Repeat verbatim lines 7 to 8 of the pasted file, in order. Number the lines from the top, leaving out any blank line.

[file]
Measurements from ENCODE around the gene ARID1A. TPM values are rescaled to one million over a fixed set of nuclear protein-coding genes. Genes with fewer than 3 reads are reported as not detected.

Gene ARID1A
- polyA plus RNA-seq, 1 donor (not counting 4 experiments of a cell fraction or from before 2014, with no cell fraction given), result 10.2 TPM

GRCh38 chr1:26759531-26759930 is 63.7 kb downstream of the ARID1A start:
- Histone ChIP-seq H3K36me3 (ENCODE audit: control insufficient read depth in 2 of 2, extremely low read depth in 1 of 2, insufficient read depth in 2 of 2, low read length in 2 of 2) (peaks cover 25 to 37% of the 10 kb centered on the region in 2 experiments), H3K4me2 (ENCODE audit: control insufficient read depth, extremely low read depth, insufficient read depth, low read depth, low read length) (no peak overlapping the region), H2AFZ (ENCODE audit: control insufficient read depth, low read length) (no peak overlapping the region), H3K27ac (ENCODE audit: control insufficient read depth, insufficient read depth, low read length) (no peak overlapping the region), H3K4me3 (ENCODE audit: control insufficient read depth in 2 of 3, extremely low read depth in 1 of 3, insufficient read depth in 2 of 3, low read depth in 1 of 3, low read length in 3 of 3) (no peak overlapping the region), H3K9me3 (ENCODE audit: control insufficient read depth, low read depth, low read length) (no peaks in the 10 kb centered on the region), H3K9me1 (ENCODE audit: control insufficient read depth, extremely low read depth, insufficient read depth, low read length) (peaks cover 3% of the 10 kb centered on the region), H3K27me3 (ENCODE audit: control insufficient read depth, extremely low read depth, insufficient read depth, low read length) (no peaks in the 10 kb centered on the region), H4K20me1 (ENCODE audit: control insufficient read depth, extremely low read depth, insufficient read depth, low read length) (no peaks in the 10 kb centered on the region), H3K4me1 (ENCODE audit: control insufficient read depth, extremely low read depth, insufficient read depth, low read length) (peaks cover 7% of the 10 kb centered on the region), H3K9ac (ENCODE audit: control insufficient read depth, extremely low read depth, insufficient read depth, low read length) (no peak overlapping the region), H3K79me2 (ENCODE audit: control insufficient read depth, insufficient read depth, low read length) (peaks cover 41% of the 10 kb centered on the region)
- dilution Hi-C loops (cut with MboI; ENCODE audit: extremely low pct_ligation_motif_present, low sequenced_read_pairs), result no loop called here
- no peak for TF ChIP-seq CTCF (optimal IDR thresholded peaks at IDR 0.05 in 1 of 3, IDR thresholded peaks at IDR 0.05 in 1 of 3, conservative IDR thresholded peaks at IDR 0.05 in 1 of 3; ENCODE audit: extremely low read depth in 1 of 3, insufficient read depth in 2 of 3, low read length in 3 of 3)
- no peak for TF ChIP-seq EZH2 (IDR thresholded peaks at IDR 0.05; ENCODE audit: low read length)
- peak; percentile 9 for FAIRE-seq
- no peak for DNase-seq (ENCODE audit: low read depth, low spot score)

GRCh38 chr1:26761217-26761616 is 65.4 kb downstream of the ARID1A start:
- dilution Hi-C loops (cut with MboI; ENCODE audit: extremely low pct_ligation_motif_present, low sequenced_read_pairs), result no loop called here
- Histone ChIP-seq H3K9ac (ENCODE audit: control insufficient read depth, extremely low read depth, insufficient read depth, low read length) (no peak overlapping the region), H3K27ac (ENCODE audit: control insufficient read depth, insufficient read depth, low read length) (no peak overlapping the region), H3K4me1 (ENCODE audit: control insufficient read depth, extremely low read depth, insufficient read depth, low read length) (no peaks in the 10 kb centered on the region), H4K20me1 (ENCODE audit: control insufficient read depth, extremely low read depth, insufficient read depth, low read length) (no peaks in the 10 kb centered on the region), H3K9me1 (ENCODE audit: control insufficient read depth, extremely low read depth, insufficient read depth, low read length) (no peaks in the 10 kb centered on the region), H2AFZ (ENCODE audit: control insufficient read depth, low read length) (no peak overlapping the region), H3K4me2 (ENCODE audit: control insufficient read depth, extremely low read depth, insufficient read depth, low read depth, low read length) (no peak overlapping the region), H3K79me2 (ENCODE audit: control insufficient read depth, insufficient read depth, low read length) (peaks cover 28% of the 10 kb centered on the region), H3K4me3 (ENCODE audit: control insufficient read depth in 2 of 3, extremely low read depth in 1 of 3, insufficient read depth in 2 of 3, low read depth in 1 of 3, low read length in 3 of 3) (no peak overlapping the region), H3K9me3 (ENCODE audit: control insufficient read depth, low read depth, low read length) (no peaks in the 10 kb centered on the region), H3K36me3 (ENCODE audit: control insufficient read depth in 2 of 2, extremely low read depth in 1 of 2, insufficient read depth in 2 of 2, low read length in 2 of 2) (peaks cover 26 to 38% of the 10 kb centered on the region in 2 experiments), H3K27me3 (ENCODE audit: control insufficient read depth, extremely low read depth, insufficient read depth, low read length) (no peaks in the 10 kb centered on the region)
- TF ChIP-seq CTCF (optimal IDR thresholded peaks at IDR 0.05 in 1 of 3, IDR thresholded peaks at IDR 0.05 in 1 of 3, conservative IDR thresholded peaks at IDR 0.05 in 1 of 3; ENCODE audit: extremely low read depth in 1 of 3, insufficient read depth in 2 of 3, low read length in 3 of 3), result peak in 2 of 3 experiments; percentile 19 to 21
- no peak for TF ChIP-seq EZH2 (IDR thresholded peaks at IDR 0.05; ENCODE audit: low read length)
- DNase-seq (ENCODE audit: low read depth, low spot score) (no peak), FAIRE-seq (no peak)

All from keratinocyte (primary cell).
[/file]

- no peak for TF ChIP-seq CTCF (optimal IDR thresholded peaks at IDR 0.05 in 1 of 3, IDR thresholded peaks at IDR 0.05 in 1 of 3, conservative IDR thresholded peaks at IDR 0.05 in 1 of 3; ENCODE audit: extremely low read depth in 1 of 3, insufficient read depth in 2 of 3, low read length in 3 of 3)
- no peak for TF ChIP-seq EZH2 (IDR thresholded peaks at IDR 0.05; ENCODE audit: low read length)